However, there are many obstacles as the market is still uncertain and not very mature. The number of EVs is marginal, and most have not yet reached the end of their lives. This leaves many questions open about batteries’ life spans, their collection, their condition and their adaptability to recycling processes. The lack of knowledge about the manufacture and composition of batteries is an obstacle to the efficiency of recycling processes, and can even lead to technical accidents. Despite significant growth, the battery market remains characterized by rapid technological developments, which have a direct influence on the raw materials used. There are also many types of batteries used at a given time, which makes standardization of industrial recycling processes difficult and challenges their economic viability. Raw material markets are in turn subject to a degree of financial volatility which makes investments in recycling uncertain. Thus cobalt, considered to be the most profitable metal to recycle, saw its price triple between 2017 and 2019, then being divided by four in a few months, before rising again, though without returning to its previous levels. In addition, the growing use of nickel, which will partially replace cobalt by 2021, is forcing companies to change their operations from cobalt to nickel. There are similar questions about the “second life” for these batteries which could then be employed for stationary uses. These questions remain pending, and will only find their answers through the actual “practice” of recycling by European industry. The latter for its part still suffers from a lack of international players (with the exception of Umicore) and from the fragmentation, or even an absence, of certain segments of the value chain.

It is therefore necessary to provide the European industry with the regulatory and financial means to implement such “practice”. Thus, depending on the different stages of the battery life cycle, regulation should impose precise standards to encourage the sustainability of the European battery industry’s productive model as well as its integration. For this, mining should be favored which is environmentally and ethically responsible, as should be the production of secondary raw materials through recycling. The processing of the latter should be facilitated by eco-design and eco-manufacturing standards for batteries, permitting the standardization of manufacturing and hence the recovery of materials at lower costs. This will involve: rethinking the targeting and accounting of recycling; reorganizing collection systems by industries in avoiding distortions to economic models; implementing the certification of collection and recycling channels; and more importantly, speeding up the revision of the EU Batteries Directive in order to adapt it as quickly as possible to the new challenges faced by the industry. At present, the recycling obligation for lithium-ion batteries is only 50%, whereas it is 90% for lead-acid batteries. A life cycle analysis (LCA) approach also needs to be adopted, in order to measure the carbon impact of batteries during manufacture, their use or even their end-of-life management. This would allow better control of imports with excessive carbon footprints, or of exports of end-of-life batteries to countries that do not meet minimum environmental standards.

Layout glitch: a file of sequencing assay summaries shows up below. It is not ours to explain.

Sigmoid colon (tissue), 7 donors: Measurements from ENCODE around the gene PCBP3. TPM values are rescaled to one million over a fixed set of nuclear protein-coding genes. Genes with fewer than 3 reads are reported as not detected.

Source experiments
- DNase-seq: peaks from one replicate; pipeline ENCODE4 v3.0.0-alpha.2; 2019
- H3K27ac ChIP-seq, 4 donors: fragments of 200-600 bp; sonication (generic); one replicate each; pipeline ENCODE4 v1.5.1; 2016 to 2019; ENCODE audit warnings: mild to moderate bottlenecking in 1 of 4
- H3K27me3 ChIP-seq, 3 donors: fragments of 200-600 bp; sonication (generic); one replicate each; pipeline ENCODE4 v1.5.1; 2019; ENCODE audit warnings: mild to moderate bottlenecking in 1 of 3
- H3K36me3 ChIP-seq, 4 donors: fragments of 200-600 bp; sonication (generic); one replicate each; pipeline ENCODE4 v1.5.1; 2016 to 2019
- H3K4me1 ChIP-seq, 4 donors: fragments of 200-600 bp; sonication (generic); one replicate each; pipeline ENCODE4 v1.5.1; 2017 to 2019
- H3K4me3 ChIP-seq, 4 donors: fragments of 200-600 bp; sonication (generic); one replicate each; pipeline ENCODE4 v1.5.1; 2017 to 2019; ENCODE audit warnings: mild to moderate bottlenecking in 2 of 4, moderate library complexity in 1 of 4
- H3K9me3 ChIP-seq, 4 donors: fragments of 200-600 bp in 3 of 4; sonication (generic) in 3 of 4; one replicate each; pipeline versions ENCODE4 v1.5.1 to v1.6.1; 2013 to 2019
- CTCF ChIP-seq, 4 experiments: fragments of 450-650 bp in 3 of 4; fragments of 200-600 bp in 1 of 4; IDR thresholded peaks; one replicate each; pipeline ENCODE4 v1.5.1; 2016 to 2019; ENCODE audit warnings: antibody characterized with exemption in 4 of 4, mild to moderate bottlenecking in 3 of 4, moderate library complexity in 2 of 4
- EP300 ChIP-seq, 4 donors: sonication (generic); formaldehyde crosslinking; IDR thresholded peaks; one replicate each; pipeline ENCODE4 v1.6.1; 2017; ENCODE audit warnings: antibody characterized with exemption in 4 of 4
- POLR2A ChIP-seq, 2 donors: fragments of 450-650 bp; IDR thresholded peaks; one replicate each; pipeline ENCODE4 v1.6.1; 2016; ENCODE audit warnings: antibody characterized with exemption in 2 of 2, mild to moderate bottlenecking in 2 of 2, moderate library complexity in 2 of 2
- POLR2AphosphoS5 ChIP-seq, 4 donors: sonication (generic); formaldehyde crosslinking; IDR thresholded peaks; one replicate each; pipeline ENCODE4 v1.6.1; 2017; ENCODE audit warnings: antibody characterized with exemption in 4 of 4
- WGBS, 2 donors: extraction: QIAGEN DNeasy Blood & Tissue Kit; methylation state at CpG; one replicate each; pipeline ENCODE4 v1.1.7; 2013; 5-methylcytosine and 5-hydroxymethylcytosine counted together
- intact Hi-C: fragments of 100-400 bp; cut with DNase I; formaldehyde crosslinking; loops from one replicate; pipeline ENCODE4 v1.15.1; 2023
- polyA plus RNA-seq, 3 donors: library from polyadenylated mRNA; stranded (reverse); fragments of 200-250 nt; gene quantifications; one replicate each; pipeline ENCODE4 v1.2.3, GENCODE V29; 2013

More generally, a systemic vision is necessary to design a framework for an integrated European industrial ecosystem, which allows horizontal cooperation between companies, while being supported financially, legislatively and strategically by Member States and the EC.